The Germans had begun using aerial bombing using zeppelins from the early days of the war with London becoming a target from May 1915. The population of England detested the concept of random bombing directed against civilians and the zeppelin crews were described as “baby killers” by the press.
Surprisingly the zeppelins proved hard to bring down, often operating at high altitude and at night, but defences gradually evolved, and the raids became far more dangerous for the Germans.
In the early hours of 1 October 1916 the German zeppelin L-31 was caught in a web of searchlights above London, allowing Second Lieutenant W. J. Tempest, flying a BE 2 night fighter aircraft to see it clearly.
He attacked from above, using incendiary ammunition and was amazed to see a red glow spreading from the interior of the airship as the hydrogen inside began burning. The fire spread and the entire massive structure was gradually engulfed in flames visible for miles around. A newspaper reporter, Michael MacDonagh, reported on the spectacle:
“The spectacle lasted two or three minutes. It was so horribly fascinating that I felt spellbound – almost suffocated with emotion, ready hysterically to laugh or cry. When at last the doomed airship vanished from sight there arose a shout the like of which I never heard in London before – a hoarse shout of mingled execration, triumph and joy; a swelling shout that appeared to be rising from all parts of the metropolis, ever increasing in force and intensity.”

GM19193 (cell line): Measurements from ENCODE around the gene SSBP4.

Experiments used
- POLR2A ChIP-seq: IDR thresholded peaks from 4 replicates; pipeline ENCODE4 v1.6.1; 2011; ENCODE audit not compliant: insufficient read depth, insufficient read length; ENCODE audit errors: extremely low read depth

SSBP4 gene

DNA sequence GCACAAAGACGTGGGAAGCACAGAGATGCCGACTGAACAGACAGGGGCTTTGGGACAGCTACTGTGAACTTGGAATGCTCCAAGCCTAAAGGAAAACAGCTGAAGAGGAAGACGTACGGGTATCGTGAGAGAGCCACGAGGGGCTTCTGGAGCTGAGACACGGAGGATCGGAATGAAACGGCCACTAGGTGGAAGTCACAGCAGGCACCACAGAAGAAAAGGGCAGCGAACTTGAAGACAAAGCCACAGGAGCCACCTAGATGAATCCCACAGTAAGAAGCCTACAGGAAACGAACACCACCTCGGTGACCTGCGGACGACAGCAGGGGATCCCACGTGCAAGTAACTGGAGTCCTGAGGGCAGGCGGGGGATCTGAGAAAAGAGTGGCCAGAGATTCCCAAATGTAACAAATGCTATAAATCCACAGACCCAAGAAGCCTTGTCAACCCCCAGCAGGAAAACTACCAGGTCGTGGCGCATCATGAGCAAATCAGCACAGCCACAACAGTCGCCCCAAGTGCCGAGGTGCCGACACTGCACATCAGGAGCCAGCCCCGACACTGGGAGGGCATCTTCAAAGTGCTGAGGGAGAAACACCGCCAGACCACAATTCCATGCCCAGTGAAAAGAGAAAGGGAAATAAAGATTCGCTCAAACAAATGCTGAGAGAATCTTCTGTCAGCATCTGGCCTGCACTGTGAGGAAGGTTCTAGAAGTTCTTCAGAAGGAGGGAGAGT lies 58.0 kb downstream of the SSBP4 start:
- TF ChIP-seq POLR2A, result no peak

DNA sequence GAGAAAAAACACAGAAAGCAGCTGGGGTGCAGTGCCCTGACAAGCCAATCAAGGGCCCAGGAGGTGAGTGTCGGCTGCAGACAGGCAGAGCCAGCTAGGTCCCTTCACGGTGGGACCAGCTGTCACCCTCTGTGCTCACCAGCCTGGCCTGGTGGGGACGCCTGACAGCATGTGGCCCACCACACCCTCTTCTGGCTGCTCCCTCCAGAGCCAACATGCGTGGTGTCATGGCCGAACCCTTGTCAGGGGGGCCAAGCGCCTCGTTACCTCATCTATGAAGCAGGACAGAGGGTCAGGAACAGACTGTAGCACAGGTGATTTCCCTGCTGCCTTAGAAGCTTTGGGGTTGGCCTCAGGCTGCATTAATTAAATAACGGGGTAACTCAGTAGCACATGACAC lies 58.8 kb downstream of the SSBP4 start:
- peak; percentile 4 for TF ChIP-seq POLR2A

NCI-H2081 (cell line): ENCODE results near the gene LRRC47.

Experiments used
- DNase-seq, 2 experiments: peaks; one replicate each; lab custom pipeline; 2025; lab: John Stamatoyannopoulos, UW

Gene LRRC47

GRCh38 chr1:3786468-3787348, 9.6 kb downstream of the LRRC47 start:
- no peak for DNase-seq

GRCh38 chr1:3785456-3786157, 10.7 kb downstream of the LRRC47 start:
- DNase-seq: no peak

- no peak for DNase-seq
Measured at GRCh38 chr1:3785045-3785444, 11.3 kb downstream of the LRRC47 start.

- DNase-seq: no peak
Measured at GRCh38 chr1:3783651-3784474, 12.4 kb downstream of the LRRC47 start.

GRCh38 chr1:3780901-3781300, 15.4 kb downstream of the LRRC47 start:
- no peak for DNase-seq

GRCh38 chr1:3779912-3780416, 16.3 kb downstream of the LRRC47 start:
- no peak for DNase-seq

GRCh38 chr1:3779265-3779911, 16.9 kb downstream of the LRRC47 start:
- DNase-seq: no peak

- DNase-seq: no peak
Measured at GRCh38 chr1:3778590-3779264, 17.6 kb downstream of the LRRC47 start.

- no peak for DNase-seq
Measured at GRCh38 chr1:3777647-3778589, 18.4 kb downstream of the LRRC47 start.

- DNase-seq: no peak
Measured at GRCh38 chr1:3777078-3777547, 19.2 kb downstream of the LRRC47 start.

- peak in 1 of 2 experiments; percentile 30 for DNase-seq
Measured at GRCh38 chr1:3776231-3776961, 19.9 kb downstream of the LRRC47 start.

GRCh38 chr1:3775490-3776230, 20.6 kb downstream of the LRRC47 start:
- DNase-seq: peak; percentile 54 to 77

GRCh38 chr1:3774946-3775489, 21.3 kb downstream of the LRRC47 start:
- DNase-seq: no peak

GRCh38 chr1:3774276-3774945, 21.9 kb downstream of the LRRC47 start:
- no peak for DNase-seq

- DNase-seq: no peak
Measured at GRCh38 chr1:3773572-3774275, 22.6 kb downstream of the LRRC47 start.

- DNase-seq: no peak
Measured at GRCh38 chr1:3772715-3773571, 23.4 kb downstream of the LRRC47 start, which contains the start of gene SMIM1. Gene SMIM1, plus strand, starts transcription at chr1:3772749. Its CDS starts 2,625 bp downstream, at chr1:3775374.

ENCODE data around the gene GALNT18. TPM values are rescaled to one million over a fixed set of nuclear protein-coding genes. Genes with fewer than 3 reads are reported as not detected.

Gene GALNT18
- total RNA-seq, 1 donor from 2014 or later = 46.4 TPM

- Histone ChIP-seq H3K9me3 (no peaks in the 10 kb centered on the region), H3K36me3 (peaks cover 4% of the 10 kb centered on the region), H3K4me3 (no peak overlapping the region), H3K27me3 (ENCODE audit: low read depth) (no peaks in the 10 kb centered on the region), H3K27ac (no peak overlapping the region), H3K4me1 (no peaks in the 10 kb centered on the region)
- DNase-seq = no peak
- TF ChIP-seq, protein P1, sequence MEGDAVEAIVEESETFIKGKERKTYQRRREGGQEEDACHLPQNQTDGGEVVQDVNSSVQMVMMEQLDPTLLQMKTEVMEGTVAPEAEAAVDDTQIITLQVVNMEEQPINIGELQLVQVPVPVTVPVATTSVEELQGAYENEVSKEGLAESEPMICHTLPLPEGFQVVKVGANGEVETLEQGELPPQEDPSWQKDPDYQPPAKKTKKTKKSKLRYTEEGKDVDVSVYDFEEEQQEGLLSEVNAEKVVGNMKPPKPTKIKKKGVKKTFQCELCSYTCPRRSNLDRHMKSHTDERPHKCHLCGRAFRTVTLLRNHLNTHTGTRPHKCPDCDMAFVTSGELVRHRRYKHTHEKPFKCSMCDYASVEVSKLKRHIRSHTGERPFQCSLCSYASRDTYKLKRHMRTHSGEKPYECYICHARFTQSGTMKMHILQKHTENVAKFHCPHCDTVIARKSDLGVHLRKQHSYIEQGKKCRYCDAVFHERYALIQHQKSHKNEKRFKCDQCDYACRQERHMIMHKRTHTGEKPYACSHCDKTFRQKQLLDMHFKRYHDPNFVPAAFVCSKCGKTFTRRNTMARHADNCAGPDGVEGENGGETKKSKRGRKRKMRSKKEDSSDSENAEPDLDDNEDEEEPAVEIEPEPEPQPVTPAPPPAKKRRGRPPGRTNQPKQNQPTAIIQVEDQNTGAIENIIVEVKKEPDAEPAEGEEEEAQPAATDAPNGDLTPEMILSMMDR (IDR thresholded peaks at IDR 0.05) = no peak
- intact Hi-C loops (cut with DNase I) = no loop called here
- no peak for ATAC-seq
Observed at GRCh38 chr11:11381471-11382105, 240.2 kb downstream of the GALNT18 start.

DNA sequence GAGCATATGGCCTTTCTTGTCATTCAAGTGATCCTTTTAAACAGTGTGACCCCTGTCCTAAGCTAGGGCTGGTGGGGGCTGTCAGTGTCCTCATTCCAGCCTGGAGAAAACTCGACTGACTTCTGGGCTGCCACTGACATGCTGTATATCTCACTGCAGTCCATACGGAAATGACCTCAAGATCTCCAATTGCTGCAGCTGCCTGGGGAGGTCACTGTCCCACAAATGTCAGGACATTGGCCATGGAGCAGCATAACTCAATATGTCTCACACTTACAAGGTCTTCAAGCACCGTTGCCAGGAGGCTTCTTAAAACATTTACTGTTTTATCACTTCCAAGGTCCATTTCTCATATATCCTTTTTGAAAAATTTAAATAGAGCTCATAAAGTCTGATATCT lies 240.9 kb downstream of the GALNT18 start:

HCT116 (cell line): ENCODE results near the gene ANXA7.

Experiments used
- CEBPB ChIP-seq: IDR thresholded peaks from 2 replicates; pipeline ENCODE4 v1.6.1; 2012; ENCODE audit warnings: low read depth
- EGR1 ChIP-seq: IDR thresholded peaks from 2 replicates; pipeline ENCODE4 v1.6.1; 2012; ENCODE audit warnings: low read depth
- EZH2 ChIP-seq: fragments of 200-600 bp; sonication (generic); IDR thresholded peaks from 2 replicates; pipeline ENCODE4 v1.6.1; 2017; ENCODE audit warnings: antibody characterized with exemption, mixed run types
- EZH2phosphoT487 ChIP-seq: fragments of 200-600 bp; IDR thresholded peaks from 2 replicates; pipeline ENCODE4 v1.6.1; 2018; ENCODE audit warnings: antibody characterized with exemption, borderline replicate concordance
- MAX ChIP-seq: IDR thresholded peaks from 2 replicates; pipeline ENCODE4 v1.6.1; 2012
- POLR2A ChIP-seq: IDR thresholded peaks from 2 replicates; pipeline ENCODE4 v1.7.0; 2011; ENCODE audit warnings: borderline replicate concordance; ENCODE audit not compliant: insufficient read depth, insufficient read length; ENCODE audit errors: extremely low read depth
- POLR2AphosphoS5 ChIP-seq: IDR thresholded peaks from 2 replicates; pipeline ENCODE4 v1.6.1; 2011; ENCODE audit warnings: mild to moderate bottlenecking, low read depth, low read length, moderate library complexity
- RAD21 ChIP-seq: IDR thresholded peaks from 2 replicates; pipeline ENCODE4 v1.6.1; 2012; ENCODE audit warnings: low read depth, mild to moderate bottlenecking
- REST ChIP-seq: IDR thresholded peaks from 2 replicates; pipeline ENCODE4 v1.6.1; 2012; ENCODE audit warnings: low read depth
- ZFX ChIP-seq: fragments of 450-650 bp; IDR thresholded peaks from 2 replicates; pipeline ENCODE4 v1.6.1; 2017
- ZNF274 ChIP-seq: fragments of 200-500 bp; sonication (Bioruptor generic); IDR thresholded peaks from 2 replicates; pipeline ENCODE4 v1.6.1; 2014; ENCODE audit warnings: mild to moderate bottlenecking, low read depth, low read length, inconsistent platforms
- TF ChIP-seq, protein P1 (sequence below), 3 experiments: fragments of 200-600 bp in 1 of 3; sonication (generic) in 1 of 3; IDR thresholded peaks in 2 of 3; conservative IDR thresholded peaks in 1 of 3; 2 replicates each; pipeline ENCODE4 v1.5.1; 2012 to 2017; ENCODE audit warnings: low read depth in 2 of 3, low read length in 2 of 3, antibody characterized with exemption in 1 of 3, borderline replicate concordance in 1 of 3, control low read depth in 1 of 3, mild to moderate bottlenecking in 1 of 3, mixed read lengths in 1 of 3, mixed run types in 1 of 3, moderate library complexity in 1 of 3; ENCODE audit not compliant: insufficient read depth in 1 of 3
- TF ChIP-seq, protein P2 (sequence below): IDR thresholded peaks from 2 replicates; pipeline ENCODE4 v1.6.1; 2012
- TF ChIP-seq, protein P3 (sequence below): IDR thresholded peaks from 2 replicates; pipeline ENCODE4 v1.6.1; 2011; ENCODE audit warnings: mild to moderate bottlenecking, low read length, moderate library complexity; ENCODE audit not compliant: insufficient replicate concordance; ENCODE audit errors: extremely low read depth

The zeppelin came down near Oakmere Park in Hertfordshire, with the crew of nineteen perishing in the crash. One of these was the commander Kapitanleutnant Heinrich Mathy, a renowned airship commander who was well known to the British. He had leaped from the gondola, choosing death by impact with the ground, in preference to dying in the flames.
Image: L-31 in the air during 1916, courtesy of Wikimedia Commons.